A she-wolf of Wall Street with a spiky ginger Suze Orman shag, Michelle Darnell, the antiheroine of fitfully funny The Boss, is the latest of the Rabelaisian wonders played by Melissa McCarthy. The actress specializes in characters with indestructible bravado, no matter where they stand on the socioeconomic ladder; Michelle, the “47th wealthiest woman in the world,” joins the swaggering sorority formed by Megan in Bridesmaids (2011), Mullins in The Heat (2013), and even Tammy in, uh, Tammy (2014). That last film, a muddle of half-thought-out ideas, was ineptly directed by Ben Falcone, McCarthy’s husband. That the spouses re-teamed for The Boss made me worry that go-it-alone Michelle’s definition of family — “an anchor that will make you sink” — would prove all too accurate. The Boss is a better film than Tammy, but it still flounders, almost capsizing in its sloppy final third.
Yet The Boss‘s opening moments showcase McCarthy’s brilliance at basking in excess. And wearing it: Outfitted in turtlenecks that stretch to the chin and bows the size of spinnakers, her ensembles suggesting what might result if Wendy and Lisa developed their own line at Eileen Fisher, Michelle is a paragon of tailored too-much-ness.
After a prologue shows the future magnate being repeatedly returned to a Catholic orphanage by cowed foster families, rejections that forge her steely resolve, the adult tycoon makes her entrance to the stage of a Chicago arena packed with frenzied acolytes on the back of an ablaze phoenix (“my totem animal”). In her seminar — part TED Talk, part Ozzfest, part Hot 97 Summer Jam — Michelle lets the screaming hordes know that no indulgence, no matter how byzantine or bizarre, is out of her price range: “I had Destiny’s Child reunite and come to my personal living room just so I could watch them break up again.”
That’s just one of many hilarious scenarios we are left to imagine — another is Michelle telling an enemy that his sainted dead wife is “fuckin’ IT guys in hell” — and McCarthy’s delivery and timing are, as ever, flawless. “My tongue has always been my sword,” Michelle boasts, words that also apply to the woman who plays her. McCarthy created the bumptious mogul roughly fifteen years ago while a member of the Los Angeles improv troupe the Groundlings; as she did with Tammy, the actress co-wrote the script of The Boss with Falcone. (Steve Mallory, who met both McCarthy and Falcone as a fellow Groundling, also has a screenplay credit.) McCarthy’s long history with the character likely accounts for the fact that The Boss, at least initially, has a tighter plot than Tammy and is less reliant on dumb throwaway gags.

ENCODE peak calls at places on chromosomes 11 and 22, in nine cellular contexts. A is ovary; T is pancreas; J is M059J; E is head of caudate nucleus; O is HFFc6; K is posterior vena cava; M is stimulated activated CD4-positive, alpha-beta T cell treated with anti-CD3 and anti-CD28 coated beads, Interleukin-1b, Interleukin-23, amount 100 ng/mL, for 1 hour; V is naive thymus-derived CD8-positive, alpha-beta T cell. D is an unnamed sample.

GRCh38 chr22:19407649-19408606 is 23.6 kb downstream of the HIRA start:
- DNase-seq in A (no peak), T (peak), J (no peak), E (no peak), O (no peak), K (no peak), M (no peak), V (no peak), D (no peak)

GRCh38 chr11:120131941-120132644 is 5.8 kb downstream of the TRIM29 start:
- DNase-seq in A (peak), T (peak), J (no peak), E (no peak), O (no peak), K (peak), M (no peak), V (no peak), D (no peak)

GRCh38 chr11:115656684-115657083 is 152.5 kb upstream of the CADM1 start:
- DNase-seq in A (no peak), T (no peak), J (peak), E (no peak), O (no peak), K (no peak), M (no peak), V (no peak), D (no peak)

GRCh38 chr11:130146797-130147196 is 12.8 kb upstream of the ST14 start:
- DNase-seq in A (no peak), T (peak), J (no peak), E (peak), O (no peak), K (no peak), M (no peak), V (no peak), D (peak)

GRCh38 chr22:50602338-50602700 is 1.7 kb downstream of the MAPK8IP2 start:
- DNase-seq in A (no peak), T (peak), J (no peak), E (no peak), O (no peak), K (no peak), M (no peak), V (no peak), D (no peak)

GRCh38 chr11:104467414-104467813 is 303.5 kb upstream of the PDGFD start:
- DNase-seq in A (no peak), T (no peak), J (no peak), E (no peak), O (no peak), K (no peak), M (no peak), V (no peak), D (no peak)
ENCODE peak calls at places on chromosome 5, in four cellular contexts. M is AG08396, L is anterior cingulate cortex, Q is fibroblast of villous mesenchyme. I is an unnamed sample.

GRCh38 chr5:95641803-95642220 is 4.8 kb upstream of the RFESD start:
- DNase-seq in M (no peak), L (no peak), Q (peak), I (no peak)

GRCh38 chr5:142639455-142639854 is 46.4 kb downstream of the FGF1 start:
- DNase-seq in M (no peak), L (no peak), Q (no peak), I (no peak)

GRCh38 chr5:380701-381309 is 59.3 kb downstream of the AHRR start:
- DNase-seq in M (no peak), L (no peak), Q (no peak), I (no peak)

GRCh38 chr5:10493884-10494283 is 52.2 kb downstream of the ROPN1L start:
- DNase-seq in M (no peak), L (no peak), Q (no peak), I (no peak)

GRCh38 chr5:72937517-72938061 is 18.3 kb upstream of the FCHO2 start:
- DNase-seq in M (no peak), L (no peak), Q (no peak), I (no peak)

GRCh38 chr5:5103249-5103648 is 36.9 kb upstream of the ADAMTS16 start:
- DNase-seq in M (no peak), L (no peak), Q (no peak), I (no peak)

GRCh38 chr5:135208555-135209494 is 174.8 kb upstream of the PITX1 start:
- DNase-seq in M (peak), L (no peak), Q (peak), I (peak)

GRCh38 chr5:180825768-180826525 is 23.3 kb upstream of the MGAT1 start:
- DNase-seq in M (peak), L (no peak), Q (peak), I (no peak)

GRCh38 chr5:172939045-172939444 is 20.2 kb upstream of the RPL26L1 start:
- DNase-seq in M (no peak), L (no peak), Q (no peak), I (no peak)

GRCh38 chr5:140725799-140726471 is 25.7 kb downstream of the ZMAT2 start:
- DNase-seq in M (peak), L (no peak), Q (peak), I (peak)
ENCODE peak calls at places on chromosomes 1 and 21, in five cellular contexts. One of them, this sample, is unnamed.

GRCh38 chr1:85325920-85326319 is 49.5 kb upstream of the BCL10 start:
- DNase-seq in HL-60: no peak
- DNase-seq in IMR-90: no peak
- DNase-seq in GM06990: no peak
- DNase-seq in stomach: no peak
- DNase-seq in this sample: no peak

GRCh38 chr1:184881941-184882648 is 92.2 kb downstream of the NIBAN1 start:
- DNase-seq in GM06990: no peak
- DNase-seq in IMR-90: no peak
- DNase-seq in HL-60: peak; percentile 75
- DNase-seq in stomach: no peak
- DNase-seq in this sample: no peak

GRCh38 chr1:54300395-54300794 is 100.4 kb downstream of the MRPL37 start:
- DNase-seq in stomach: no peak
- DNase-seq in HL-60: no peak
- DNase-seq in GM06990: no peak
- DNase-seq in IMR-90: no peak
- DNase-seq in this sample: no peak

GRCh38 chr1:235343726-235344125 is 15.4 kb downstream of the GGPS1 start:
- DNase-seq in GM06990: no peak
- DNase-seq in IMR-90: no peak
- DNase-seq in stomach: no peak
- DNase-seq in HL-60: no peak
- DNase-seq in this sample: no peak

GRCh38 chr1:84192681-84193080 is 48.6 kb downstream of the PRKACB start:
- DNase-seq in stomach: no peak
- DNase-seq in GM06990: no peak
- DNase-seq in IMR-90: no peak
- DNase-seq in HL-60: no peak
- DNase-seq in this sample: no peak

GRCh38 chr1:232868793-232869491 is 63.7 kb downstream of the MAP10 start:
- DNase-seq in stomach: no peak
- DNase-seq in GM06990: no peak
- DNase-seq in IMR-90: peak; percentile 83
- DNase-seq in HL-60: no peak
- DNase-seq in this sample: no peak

But like the earlier movie, The Boss gives its star few, if any, hitting partners. It’s a baffling decision, considering that McCarthy is not only a terrific ensemble performer, as her breakthrough turn in Bridesmaids demonstrated, but also a generous lead when working with a scene-stealing supporting cast, evidenced in last year’s riotous Spy. McCarthy’s castmates this time out include Kristen Bell, playing Claire, the onetime assistant Michelle turns to after serving a four-month jail sentence for insider trading. The disgraced one-percenter moves in to the Chicago walk-up where her ex-employee, a single mom, is raising her tween daughter, Rachel (Ella Anderson).
Claire proves a dull foil: She may upbraid her former overseer, but her chastisement is always softened by Bell’s inveterate sunny blandness. (I wish Bell’s part had gone to Cecily Strong, the SNL star who here plays Claire’s supervisor at a miserable office job; as is the case with her bit role in The Bronze, a patchy comedy released a few weeks back, Strong’s talents are completely underutilized in The Boss.)
McCarthy must also share the screen with Peter Dinklage, an actor with no demonstrable gift for comedy, who plays Michelle’s vengeful ex-lover Renault. Complications arising from the scorned swain’s payback scheme, plus Michelle’s invariable redemptive quest to be incorporated into the nuclear unit of Claire and her daughter, set off the disastrous last act. These closing scenes include a wearying caper to retrieve documents from Renault’s office, a plot thread that too prominently features the acharismatic Tyler Labine (as Claire’s boyfriend) and feeble dick-sucking jokes. Better are the lesbo jabs that Michelle makes during Rachel’s scout-group meeting (here called the Dandelions) — a gathering that provides McCarthy with two equals: the indignant matron played by Annie Mumolo (who co-wrote Bridesmaids with Kristen Wiig) and, in her screen debut, Eva Peterson as Chrystal, a terrifying classmate of Rachel’s who becomes Michelle’s top lieutenant in her Dandelion takeover.
The rapport between the veteran comic genius and the neophyte, even in the few scenes they share, suggests that McCarthy may next want to buddy up not with a peer (like Sandra Bullock in The Heat) or with someone a generation older (Susan Sarandon in Tammy) but with a kid at least thirty years her junior.
Directed by Ben Falcone
Opens April 8